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Zhanna Arshanskaya was born to Jewish parents in 1927 by the Sea of Azov in Ukraine, USSR. Her mother, Sara, gave her the Russian name closest to Joan because she revered the fearless warrior, Joan of Arc. Little did Sara know that her curious, adventurous, impetuous daughter would grow up to be a hidden, silent warrior against the tyranny of Nazism.  

Music filled the Arshanskaya household, and it soon became evident that Zhanna and her sister Frina, younger by two years, were piano prodigies. The Communist regime condemned belief in any religion or power that competed with it, “so music was the spiritual refuge” for the family.   

In the early 1930s when Joseph Stalin rose to power, the family’s happy times were swallowed up when he inflicted “death by hunger” on the “breadbasket of Europe” and worked to rid the country of all the old ways. When Zhanna’s father, Dmitri, refused to become a member of the Communist party, he was arrested and released several times. Eventually, the family moved to Kharkov. But their troubles multiplied when the Nazis invaded Ukraine and rounded up the Jews in Kharkov, sending them on a death march. In a miraculous turn of events, Dmitri was able to secure Zhanna’s freedom, bribing the guard with his gold watch to look the other way and urging Zhanna to run, whispering words that stayed with her for a lifetime: “I don’t care what you do. Just live.” Zhanna’s parents and grandparents were murdered with thousands of other Jews in Drobytsky Yar, a ravine in Kharkov.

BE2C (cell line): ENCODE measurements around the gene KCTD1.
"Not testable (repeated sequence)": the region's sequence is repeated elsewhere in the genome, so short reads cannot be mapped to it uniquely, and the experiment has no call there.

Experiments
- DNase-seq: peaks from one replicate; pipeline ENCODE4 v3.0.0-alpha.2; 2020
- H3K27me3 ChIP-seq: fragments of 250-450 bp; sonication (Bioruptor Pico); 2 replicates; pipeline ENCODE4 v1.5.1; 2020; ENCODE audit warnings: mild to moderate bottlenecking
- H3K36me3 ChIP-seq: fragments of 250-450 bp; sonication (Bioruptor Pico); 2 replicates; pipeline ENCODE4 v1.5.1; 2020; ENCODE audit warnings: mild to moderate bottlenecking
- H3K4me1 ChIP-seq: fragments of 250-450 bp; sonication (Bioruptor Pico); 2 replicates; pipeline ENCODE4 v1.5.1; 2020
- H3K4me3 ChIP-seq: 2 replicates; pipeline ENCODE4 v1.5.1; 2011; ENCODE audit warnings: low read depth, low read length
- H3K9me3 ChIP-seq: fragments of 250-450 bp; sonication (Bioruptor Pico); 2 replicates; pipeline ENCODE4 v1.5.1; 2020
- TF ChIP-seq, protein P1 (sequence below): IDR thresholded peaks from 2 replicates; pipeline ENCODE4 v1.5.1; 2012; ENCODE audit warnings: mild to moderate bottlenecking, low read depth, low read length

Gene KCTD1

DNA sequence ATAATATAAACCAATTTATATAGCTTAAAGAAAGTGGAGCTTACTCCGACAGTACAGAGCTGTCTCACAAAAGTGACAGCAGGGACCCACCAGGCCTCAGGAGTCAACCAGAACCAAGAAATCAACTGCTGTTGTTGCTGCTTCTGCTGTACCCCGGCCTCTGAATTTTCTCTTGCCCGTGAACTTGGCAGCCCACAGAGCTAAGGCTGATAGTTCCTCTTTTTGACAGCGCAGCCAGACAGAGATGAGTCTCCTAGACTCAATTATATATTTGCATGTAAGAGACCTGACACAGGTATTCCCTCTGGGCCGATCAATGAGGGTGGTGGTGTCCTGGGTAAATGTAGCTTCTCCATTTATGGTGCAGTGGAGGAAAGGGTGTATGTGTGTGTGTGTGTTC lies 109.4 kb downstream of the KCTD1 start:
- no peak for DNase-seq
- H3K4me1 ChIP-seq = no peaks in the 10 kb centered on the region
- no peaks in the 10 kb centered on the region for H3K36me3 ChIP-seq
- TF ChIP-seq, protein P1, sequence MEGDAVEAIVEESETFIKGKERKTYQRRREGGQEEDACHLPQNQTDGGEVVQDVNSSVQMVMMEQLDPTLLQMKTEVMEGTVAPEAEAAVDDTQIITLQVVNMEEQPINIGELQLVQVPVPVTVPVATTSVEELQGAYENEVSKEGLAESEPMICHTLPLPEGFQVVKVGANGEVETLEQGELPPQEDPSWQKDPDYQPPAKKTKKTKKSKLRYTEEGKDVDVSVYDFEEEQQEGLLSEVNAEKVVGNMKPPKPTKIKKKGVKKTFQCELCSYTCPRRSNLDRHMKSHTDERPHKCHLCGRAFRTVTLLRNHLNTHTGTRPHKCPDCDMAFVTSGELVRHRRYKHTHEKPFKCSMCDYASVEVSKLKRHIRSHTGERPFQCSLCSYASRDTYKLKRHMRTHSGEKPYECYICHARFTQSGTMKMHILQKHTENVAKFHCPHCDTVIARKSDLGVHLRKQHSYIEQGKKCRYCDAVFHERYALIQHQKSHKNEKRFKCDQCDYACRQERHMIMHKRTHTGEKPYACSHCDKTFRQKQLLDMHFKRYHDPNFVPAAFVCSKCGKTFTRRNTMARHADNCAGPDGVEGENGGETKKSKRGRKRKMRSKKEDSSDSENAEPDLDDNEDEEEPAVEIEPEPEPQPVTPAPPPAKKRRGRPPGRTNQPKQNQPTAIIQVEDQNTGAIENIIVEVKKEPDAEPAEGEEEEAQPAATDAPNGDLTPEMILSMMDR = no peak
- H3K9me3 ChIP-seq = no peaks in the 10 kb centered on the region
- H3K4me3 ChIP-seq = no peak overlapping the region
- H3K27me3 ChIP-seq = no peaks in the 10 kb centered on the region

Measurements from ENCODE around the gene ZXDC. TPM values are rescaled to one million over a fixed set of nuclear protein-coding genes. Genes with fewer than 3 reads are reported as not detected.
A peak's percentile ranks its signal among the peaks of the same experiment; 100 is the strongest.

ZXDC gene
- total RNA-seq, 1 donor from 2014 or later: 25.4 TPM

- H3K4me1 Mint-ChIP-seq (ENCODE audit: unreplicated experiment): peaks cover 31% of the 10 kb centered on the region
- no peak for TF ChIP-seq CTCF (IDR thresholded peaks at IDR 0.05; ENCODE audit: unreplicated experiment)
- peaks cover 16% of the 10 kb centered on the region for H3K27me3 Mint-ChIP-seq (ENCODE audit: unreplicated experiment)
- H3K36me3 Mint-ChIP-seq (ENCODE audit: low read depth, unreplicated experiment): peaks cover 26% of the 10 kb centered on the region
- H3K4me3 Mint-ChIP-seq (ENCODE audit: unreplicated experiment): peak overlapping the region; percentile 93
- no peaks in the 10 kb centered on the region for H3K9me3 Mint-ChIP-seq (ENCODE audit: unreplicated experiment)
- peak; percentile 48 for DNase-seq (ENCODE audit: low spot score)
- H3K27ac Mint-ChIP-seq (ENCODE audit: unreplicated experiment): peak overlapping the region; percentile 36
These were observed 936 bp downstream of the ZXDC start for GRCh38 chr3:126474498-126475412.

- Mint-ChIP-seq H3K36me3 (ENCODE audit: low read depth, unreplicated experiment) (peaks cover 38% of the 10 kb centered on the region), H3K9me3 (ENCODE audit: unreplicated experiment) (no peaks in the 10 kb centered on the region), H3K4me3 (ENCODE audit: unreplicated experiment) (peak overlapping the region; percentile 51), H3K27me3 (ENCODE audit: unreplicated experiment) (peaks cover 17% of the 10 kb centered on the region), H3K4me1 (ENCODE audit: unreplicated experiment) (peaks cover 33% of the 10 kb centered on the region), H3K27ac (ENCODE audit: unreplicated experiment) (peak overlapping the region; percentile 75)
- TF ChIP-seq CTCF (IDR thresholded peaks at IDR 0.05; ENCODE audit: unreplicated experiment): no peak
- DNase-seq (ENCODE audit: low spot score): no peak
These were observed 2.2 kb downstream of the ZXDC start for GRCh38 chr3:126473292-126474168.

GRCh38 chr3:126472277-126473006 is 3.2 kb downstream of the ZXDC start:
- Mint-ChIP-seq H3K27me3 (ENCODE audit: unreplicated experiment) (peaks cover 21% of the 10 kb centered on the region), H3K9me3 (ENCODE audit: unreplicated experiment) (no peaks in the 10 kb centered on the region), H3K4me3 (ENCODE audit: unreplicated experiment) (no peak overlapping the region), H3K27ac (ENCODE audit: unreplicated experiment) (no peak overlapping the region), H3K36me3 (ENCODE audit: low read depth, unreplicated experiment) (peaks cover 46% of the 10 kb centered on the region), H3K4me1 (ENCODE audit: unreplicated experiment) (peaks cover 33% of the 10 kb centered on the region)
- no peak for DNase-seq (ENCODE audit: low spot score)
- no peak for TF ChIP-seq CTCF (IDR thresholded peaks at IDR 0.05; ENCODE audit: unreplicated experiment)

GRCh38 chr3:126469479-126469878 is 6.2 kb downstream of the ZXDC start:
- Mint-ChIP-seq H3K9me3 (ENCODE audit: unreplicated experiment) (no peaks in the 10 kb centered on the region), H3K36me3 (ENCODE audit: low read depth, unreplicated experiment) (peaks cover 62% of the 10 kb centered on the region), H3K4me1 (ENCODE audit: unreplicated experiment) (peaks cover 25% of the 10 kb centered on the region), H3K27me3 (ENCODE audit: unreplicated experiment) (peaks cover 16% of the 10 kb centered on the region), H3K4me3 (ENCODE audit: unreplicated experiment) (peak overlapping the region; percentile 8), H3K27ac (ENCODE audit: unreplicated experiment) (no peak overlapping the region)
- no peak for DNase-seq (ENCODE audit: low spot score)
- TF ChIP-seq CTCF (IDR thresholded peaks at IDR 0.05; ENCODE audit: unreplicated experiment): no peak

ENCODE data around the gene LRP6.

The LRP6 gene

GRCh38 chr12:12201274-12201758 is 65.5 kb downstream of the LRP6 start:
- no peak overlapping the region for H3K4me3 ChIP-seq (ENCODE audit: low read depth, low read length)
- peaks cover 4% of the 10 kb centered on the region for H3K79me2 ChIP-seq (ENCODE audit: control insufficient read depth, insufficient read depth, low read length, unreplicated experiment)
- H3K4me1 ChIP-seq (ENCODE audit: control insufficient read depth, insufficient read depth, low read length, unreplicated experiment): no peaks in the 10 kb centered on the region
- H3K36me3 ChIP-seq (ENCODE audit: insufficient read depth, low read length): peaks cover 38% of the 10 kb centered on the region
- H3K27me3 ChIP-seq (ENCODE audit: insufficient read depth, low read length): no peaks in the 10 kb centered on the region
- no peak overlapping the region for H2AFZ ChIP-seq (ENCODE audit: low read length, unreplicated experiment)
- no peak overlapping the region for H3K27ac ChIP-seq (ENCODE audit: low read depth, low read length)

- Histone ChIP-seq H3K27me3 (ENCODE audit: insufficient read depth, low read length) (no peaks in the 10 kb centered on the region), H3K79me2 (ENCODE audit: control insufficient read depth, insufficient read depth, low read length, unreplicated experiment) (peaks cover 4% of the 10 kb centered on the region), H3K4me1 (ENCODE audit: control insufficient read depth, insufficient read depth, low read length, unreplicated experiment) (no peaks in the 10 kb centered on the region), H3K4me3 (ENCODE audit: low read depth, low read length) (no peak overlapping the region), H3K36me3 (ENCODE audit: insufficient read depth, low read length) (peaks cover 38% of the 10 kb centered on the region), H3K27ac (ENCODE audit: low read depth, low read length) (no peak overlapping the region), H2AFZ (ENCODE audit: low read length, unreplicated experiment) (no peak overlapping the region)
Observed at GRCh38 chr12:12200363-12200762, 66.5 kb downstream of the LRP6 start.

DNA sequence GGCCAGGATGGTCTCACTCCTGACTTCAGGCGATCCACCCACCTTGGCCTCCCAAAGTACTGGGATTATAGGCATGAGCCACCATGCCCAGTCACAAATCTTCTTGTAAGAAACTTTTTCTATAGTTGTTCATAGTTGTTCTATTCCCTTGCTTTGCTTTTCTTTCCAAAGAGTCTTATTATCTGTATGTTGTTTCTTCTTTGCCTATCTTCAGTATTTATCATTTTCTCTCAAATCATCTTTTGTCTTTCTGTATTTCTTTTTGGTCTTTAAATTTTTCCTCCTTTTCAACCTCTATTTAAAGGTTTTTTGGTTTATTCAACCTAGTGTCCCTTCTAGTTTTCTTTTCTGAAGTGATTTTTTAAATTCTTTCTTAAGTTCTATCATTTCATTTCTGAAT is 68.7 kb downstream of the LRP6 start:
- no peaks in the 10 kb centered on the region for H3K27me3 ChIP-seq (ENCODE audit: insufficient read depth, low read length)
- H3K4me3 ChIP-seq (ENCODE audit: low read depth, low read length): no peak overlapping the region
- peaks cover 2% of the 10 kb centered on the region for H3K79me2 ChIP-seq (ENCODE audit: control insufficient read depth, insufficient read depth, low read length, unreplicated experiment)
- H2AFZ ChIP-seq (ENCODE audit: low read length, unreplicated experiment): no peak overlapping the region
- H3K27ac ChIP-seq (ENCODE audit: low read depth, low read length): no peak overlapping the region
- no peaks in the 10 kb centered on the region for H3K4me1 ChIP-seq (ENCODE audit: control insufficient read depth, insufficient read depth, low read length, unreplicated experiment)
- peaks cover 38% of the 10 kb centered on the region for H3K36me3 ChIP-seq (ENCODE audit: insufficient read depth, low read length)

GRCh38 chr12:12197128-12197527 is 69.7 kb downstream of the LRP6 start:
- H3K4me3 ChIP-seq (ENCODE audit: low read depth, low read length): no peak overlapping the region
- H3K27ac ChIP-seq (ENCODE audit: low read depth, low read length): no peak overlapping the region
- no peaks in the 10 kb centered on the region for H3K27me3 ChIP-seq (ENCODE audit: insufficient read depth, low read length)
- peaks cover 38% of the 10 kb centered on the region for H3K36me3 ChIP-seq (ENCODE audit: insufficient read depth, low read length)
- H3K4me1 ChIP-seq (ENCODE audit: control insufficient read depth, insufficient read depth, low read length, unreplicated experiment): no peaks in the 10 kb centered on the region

Alias Anna traces Zhanna and Frina’s harrowing narrative. Their musical abilities offered them opportunities to survive in plain sight, and they eventually performed for Nazi soldiers. After WWII ended, the girls, now teens, chose to settle in the United States and pursue their musical careers there.   

For decades, Zhanna refused to talk about her past. But when her 13-year-old granddaughter asked her to share her life story, Zhanna finally had the courage to do so. Zhanna’s son, Greg Dawson, then wrote about his mother’s escape from the Holocaust in Hiding in the Spotlight. But he also wanted to share her story with middle school readers. In a note, Dawson writes, “Susan Hood’s ingenious retelling of Hiding in the Spotlight … is the answer to my mother’s question, ‘How can you tell children about such things?’ This is how: with rhythmic, accessible verse in service of a faithful abridging of the story for youthful sensibilities.”   

In Alias Anna, middle school readers will encounter, on the one hand, captivating courage, unexpected compassion, and sacrificial love, and, on the other hand, unspeakable cruelty, diabolical hatred, and brutal mercilessness. However, hope has the last word: “It was Zhanna’s story of loss and pain / that now became / a song, / a sonata / dedicated to / strength, / sisters, / and the music that saved them.” (HarperCollins)

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